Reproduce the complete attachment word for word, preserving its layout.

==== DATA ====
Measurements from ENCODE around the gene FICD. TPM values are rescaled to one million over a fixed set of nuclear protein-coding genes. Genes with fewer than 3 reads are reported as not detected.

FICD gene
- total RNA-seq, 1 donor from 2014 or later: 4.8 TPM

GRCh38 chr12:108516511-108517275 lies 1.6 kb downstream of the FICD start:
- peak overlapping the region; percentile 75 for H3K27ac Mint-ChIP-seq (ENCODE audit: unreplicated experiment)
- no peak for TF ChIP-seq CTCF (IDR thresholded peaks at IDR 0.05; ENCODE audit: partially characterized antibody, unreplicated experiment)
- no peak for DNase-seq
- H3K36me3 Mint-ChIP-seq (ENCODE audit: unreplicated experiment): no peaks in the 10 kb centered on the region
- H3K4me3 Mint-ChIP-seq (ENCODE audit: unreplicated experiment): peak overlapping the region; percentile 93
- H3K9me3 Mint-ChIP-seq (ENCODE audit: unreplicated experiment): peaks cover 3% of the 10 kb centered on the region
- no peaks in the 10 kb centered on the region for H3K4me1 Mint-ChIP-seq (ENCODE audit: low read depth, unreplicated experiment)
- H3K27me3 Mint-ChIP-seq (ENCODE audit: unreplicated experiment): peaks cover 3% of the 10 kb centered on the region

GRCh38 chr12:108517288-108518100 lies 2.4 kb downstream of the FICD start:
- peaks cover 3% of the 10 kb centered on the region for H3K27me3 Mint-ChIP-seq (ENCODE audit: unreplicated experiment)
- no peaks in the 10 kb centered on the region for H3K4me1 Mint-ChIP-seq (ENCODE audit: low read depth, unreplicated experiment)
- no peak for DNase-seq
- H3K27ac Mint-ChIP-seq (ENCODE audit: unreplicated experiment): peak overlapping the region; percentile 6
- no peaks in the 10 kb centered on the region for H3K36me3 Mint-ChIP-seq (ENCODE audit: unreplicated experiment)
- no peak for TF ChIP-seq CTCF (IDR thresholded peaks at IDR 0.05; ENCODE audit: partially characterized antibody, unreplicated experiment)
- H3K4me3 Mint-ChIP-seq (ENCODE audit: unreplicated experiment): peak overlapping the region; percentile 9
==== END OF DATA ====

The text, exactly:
Measurements from ENCODE around the gene FICD. TPM values are rescaled to one million over a fixed set of nuclear protein-coding genes. Genes with fewer than 3 reads are reported as not detected.

FICD gene
- total RNA-seq, 1 donor from 2014 or later: 4.8 TPM

GRCh38 chr12:108516511-108517275 lies 1.6 kb downstream of the FICD start:
- peak overlapping the region; percentile 75 for H3K27ac Mint-ChIP-seq (ENCODE audit: unreplicated experiment)
- no peak for TF ChIP-seq CTCF (IDR thresholded peaks at IDR 0.05; ENCODE audit: partially characterized antibody, unreplicated experiment)
- no peak for DNase-seq
- H3K36me3 Mint-ChIP-seq (ENCODE audit: unreplicated experiment): no peaks in the 10 kb centered on the region
- H3K4me3 Mint-ChIP-seq (ENCODE audit: unreplicated experiment): peak overlapping the region; percentile 93
- H3K9me3 Mint-ChIP-seq (ENCODE audit: unreplicated experiment): peaks cover 3% of the 10 kb centered on the region
- no peaks in the 10 kb centered on the region for H3K4me1 Mint-ChIP-seq (ENCODE audit: low read depth, unreplicated experiment)
- H3K27me3 Mint-ChIP-seq (ENCODE audit: unreplicated experiment): peaks cover 3% of the 10 kb centered on the region

GRCh38 chr12:108517288-108518100 lies 2.4 kb downstream of the FICD start:
- peaks cover 3% of the 10 kb centered on the region for H3K27me3 Mint-ChIP-seq (ENCODE audit: unreplicated experiment)
- no peaks in the 10 kb centered on the region for H3K4me1 Mint-ChIP-seq (ENCODE audit: low read depth, unreplicated experiment)
- no peak for DNase-seq
- H3K27ac Mint-ChIP-seq (ENCODE audit: unreplicated experiment): peak overlapping the region; percentile 6
- no peaks in the 10 kb centered on the region for H3K36me3 Mint-ChIP-seq (ENCODE audit: unreplicated experiment)
- no peak for TF ChIP-seq CTCF (IDR thresholded peaks at IDR 0.05; ENCODE audit: partially characterized antibody, unreplicated experiment)
- H3K4me3 Mint-ChIP-seq (ENCODE audit: unreplicated experiment): peak overlapping the region; percentile 9